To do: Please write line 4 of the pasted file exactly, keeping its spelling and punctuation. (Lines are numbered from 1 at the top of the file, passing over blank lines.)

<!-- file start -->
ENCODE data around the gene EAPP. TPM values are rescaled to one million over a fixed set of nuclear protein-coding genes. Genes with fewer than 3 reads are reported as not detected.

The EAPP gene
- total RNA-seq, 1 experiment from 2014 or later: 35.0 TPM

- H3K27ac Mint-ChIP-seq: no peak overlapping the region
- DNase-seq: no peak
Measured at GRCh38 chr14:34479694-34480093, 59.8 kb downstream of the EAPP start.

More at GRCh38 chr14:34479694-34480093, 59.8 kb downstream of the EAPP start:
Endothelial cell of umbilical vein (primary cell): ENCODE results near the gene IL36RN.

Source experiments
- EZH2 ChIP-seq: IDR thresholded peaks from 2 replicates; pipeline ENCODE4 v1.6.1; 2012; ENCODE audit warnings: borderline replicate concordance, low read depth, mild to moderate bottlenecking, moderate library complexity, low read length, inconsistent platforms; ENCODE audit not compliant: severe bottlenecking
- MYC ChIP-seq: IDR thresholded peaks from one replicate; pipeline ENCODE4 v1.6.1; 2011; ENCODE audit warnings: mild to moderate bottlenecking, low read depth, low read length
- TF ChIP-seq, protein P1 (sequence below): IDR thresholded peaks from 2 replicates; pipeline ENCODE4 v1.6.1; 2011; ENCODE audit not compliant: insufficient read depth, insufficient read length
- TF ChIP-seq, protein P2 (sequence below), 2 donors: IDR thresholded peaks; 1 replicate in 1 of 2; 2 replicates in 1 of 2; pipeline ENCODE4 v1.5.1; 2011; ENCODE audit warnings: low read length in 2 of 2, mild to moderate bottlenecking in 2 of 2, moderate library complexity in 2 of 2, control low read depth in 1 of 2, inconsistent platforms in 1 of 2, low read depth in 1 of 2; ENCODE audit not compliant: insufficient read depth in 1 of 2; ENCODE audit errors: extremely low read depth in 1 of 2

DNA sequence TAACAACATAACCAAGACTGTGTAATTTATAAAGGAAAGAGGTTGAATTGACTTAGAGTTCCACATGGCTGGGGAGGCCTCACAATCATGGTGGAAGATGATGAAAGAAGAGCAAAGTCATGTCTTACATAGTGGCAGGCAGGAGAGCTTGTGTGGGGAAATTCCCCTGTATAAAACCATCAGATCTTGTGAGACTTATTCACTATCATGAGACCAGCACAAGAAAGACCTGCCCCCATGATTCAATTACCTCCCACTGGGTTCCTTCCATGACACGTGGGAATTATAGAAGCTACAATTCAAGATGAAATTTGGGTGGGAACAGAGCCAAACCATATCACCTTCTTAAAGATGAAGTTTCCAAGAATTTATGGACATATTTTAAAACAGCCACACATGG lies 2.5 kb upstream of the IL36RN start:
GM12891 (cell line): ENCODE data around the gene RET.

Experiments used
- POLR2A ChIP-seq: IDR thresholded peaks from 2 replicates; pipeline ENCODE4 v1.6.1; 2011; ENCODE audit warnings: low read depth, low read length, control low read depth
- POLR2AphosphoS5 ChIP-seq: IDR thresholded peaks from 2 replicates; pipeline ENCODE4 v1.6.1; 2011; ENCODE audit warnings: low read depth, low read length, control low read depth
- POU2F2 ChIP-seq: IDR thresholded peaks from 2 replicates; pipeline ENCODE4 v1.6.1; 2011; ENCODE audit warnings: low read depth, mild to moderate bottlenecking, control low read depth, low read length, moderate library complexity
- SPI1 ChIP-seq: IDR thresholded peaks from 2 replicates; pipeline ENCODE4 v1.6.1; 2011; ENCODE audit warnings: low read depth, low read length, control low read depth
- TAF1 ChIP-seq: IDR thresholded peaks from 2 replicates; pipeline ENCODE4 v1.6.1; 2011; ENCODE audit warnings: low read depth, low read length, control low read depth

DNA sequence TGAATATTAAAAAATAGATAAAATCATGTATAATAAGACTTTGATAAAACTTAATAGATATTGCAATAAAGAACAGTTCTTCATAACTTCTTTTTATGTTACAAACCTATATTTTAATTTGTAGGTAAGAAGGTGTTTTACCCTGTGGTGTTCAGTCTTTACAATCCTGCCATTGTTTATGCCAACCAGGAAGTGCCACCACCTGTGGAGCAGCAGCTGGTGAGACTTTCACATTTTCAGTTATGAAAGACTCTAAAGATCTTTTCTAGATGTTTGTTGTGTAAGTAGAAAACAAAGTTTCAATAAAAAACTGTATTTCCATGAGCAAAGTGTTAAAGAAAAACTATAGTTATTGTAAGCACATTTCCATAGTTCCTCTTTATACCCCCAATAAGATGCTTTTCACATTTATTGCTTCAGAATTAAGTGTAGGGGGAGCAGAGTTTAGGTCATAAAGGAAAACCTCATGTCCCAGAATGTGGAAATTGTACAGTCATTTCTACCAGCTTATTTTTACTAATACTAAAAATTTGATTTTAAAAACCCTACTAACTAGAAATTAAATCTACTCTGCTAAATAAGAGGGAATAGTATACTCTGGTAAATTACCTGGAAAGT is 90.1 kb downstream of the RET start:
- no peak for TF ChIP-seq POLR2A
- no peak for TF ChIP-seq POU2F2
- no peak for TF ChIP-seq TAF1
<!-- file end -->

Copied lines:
- H3K27ac Mint-ChIP-seq: no peak overlapping the region